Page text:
BooMan asked yesterday what we wanted to hear in Obama’s State of the Union speech. Here’s some of what I’d like to hear.
I wanted to come before you tonight with a different story.
I wanted to tell you that people on the right and left have come together to do what’s best for this country, that people put aside their fears, their dislikes, and reached down and found a common goal in truly helping the least fortunate among us.
I wanted to tell you that right and left worked together to pass landmark health care legislation.
I wanted to tell you that the bankers had seen the evil of their ways, that greed is on the decline, that common decency and goodness was on the rise.
There is so much I wanted to tell you by now that I can’t. Because it wouldn’t be true.
The Republicans have obstructed our efforts from my first month in office. While my door has always been open, and I’ve actively reached out to the Republicans on the hill, they have never once reached back.
Their spokesman, Rush Limbaugh, has stated the goal from the start: They want to see me fail. And I wouldn’t mind that, if it was just me. I’d be willing to take the hit, if it would help the rest of you. But the truth is, if I fail, we all fail. Our country rises or falls together. We do not have the option to have winners and losers in government. Either we are all winning together, or we are all losing separately.
So I have to be honest. The state of the Republic tonight seems tenuous, at best. I don’t know if this experiment in democracy, so conceived, will survive the ravages of those who would destroy this country for private profit.
Too many people are out of work. And while many say I should have focused on jobs from the start, look, no one ever died from losing a job. But people die in this country every minute — every minute — from a lack of health care.
My own mother died in part due to our inability to cure a disease we’ve studied for over 100 years. Think about that. We can kill someone remotely via a drone, but we can’t save a woman from cancer after 100 years. What is wrong with our priorities?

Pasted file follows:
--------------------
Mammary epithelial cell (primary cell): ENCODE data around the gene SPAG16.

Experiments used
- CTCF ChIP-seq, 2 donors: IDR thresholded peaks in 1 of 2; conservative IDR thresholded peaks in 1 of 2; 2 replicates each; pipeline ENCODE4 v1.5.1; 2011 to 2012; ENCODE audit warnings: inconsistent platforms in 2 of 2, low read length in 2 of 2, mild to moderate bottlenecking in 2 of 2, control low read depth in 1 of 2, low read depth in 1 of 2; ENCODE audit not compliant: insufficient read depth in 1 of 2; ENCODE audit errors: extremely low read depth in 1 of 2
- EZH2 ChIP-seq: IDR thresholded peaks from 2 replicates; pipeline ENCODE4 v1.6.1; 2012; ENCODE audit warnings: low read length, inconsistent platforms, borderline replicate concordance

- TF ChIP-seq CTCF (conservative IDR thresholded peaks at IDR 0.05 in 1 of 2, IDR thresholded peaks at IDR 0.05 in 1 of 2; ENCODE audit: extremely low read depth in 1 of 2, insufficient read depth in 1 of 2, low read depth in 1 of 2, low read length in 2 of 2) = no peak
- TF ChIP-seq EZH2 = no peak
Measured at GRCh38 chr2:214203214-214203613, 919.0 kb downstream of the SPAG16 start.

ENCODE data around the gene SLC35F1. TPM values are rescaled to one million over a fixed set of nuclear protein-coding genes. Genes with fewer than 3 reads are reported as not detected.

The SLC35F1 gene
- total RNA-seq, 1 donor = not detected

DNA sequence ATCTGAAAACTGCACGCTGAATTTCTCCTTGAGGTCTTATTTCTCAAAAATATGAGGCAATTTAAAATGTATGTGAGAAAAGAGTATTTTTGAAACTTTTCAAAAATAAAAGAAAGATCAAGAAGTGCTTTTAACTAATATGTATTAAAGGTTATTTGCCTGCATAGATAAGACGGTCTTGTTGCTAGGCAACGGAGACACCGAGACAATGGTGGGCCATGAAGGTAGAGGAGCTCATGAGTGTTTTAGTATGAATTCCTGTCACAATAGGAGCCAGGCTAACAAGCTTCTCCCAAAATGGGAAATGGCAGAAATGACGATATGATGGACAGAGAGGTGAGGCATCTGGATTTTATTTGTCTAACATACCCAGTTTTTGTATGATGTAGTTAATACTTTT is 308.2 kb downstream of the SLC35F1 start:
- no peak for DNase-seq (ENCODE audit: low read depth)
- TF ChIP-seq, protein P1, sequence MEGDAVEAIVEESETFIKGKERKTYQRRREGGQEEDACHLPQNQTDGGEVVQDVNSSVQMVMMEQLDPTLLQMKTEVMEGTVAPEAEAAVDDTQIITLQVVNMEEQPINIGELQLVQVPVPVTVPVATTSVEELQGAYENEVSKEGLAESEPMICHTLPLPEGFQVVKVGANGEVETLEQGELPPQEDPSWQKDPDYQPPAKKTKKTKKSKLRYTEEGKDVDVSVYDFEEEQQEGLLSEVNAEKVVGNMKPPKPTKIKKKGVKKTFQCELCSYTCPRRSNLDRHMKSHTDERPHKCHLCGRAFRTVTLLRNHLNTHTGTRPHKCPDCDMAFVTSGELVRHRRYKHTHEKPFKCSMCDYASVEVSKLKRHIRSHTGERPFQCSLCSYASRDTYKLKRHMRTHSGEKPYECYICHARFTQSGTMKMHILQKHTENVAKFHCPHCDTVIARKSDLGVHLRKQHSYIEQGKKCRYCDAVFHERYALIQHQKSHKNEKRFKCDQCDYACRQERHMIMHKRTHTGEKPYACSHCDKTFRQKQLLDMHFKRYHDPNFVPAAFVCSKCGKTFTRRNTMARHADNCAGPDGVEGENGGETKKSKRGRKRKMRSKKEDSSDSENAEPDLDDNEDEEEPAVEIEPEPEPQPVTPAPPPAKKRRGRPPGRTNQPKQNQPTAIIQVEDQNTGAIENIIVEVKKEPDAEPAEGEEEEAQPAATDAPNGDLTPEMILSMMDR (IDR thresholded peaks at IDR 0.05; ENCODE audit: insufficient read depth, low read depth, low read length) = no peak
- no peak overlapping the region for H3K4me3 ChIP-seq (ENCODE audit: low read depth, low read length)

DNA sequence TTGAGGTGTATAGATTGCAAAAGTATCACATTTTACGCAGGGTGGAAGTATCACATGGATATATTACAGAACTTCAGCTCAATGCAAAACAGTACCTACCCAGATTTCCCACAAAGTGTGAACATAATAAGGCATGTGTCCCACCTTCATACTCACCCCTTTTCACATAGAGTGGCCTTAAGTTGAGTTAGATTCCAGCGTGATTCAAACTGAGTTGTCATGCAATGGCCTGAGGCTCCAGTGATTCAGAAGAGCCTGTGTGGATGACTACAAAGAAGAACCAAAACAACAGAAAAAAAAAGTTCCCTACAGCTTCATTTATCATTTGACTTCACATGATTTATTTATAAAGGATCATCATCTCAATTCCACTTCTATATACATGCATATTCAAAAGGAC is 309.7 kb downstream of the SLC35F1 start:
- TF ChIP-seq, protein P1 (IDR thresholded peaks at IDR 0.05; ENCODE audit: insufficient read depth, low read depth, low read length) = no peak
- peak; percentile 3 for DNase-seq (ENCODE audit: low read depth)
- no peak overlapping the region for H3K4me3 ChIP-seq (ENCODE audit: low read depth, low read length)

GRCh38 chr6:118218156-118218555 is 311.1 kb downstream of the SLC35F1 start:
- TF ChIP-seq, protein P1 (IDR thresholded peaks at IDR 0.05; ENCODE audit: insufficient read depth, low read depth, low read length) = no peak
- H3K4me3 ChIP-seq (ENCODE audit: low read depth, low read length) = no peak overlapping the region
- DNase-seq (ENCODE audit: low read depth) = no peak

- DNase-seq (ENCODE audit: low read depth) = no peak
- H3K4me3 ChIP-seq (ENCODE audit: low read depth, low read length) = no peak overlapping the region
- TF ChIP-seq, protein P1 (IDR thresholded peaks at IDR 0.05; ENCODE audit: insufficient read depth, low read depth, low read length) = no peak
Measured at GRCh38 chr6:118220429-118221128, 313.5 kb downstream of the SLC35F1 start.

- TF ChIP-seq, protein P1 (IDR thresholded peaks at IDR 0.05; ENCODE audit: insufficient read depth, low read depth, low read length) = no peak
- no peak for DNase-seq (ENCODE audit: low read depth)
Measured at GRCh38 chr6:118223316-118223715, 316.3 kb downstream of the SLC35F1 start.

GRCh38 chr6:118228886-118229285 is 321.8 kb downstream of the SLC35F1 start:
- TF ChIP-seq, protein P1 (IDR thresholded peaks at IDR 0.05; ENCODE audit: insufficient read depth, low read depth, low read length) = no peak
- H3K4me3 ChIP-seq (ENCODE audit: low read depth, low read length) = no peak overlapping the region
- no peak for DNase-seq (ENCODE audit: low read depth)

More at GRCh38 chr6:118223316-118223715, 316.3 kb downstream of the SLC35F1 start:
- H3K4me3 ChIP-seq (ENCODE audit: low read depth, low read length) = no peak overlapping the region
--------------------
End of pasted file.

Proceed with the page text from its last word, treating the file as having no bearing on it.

I can’t fix everything. But I can fix some things. And I haven’t been doing enough. I told you we had ended torture. But our definition of torture is still too broad. I’m going to narrow that definition.
I told you I would fight for you. But I appointed the same people who brought us this fiscal crisis in the first place to craft a solution.
I was wrong. I admit it. And I’m pledging to you right here and now, I will do better.
Starting tonight, I have asked Tim Geitner to resign. This is not a symbolic move. I am not just sending a signal, or making a gesture. I firmly believe we have not pursued the best possible course, and that Geitner is too close to the problem to craft an appropriate solution.
I invited Paul Krugman, but he turned me down. [Laughter.] I can’t say I blame him. [More laughter.] But I am asking him to make recommendations. I am listening to many voices. And your voices are going to be more important than the beltway voices, going forward. This I promise to you.
I’m asking Congress to please do the right thing. Pass the health care bill. And let’s be honest. We all know this is not really a health care bill. It’s an insurance reform bill. But until we can change the political discourse in this country, we can’t make more radical changes. And this bill will save lives.
Let me repeat that. It will save lives. We can change it later. But we must put a stake in the ground now, while we still can. This bill will save lives.
Now. Let’s talk about the wars. I told you I’d bring the troops home from Iraq starting in August of this year. I’m not waiting that long. Starting in June, the troops who have been on tour the longest will be home, for good. They will get not only whatever medical care they need. I will personally ensure they receive mental health care as long as they need it.
There is nothing more horrific than having to kill another human being, and to see people kill each other. I want to ensure that those people who put their lives on the line for us every day know what we will honor their commitment to them in return the fullest. We will find them jobs. We will help them return home. We will help them in any and every way they need, because they were willing to give everything for us. We owe them no less.
Afghanistan. I know many of you have doubts about why we are there. But make no mistake, we have a vital interest in securing the border region from actual terrorists. I know you’ve heard that before. But I’ll ask you to trust me on this a little longer. I don’t want to give away what we know. But I promise you, our goal remains not to tame the region, but to train those who live there to control it themselves. It’s a difficult mission, and it’s possible we will not succeed. That’s why I’ve given the military a short timetable. If we can’t fix it in a year and a half, we can’t fix it in five years, or fifty.
I promise you that before my term is up, our troops will be back from the Middle East.
There is so much more I’d like to hear him say. But in the end, this is only a speech. I’m much more interested in what Obama will actually do, going forward. Only then will I know if our ship of state is truly under repair, or sinking.